The Hottest Connected Pixels (HCP) is a segmentation method used to objectively outlined brain anatomical structure like the locus coeruleus/subcoeruleus complex in T1 weighted MRI images . Another potential application is the extraction of the image derive input function.
It is recommended to use a VOI as boundary restrictions for the algorithm as illustrated below:
The HCP method aims at identifying a well-defined number of connected pixels whose average value is maximal. The pixel connectivity is representing the way in which pixels in 2-dimensional (or voxels in 3-dimensional) images relate to their neighbors .
The actual Number of connected pixels can be specified in the interface.
Initially, the average value of the activity in the whole VOI is calculated. The searching process of the neighbors, using either the Single or the Double mode, is repeated for each pixel with value greater than the average value in the parent VOI. The selected Connectivity mode is used to find the neighbors of the current pixel in the searching process.
With the Single mode enabled and based on the selected connectivity model, the algorithm is searching around the current voxel the voxel with the highest value to add it as part of the segment. Next, the voxel with the highest value is searched around the new segment. The operation is repeated until the pre-defined number of connected pixels is detected.
With the Double mode enabled and based on the selected connectivity model, the algorithm is searching around the current voxel the voxel which has the highest summed value with his next neighbor. When the highest summed value is identified the algorithm is adding to the segment the voxel and its next neighbor in one step. If the tested voxel has no neighbor, his value is considered by the algorithm. Note that once a voxel is added to the segment, its value is not considered anymore as the next neighbor. The process is repeated until the pre-defined number of connected pixels is detected.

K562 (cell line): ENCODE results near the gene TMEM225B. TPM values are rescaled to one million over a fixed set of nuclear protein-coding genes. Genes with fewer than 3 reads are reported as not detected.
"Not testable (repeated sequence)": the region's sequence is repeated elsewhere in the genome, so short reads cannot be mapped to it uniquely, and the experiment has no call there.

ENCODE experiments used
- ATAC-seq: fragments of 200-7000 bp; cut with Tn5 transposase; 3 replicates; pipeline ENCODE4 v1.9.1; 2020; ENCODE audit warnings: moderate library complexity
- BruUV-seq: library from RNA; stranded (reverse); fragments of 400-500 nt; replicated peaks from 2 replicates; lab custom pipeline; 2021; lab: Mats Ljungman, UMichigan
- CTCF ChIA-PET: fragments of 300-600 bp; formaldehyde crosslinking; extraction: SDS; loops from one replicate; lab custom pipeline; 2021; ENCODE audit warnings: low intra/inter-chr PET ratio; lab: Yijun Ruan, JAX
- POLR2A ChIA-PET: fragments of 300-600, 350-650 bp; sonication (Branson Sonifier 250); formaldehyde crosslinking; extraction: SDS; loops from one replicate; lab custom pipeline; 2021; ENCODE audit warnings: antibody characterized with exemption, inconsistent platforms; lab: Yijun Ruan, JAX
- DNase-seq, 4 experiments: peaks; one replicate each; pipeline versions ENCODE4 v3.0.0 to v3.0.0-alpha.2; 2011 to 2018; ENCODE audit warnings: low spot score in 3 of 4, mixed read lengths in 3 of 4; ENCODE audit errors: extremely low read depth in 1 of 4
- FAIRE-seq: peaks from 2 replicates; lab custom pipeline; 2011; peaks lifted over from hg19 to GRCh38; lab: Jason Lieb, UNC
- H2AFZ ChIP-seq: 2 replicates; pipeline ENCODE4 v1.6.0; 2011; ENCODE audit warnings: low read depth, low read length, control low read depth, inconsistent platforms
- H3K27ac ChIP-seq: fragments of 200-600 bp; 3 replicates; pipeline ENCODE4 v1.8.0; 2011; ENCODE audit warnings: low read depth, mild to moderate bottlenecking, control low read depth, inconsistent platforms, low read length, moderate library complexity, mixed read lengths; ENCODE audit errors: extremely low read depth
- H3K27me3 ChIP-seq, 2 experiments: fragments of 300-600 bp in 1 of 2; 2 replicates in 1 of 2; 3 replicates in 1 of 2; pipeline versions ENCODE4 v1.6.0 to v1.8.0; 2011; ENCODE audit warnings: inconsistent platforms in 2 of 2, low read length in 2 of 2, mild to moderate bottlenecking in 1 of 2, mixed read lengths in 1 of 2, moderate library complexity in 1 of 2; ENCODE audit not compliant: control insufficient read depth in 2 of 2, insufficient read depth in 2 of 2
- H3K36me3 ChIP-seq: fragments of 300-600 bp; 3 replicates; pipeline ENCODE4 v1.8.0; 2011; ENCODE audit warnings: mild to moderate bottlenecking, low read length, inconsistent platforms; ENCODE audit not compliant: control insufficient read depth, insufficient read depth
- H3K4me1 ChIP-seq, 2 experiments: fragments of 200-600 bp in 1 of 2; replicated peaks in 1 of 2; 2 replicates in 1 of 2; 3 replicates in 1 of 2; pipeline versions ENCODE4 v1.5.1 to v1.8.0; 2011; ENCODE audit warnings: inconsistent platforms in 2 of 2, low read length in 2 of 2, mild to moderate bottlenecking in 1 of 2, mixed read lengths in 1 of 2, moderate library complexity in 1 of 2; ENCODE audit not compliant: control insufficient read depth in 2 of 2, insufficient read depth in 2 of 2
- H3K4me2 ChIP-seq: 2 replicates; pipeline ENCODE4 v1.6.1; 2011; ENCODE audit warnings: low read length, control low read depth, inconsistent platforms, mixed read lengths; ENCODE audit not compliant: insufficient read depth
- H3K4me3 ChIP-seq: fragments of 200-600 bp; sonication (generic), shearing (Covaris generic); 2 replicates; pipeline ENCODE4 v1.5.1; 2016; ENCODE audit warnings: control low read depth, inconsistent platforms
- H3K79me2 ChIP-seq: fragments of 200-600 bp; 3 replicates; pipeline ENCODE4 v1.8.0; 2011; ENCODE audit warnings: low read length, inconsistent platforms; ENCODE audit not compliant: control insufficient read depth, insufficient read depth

The segment which average value is maximal will generate the 3D binary segment.
The tool implements three models of connectivity as illustrated below:
The 6-connected pixels are neighbors to every pixel that touches one of their faces (cross connection). These pixels are connected along one of the primary axes .
The 18-connected pixels are neighbors to every pixel that touches one of their faces (cross connection) or edges (oblique connection). These pixels are connected along either one or two of the primary axes.
The 26-connected pixels are neighbors to every pixel that touches one of their faces (cross connection), edges (oblique connection), or corners. These pixels are connected along either one, two, or all three of the primary axes .
2.Lorenzo DG, Longo-Dos Santos C., Ewenczyk C., Leu-Semenescu S., Gallea C., Quattrocchi G.,Pita Lobo P., Poupon C.,Benali H., Arnulf I., Vidailhet M., Lehericy S.: The coeruleus/subcoeruleus complex in rapid eye movement sleep behaviour disorders in Parkinson’s disease. Brain 2013, 136:2120–2129. DOI.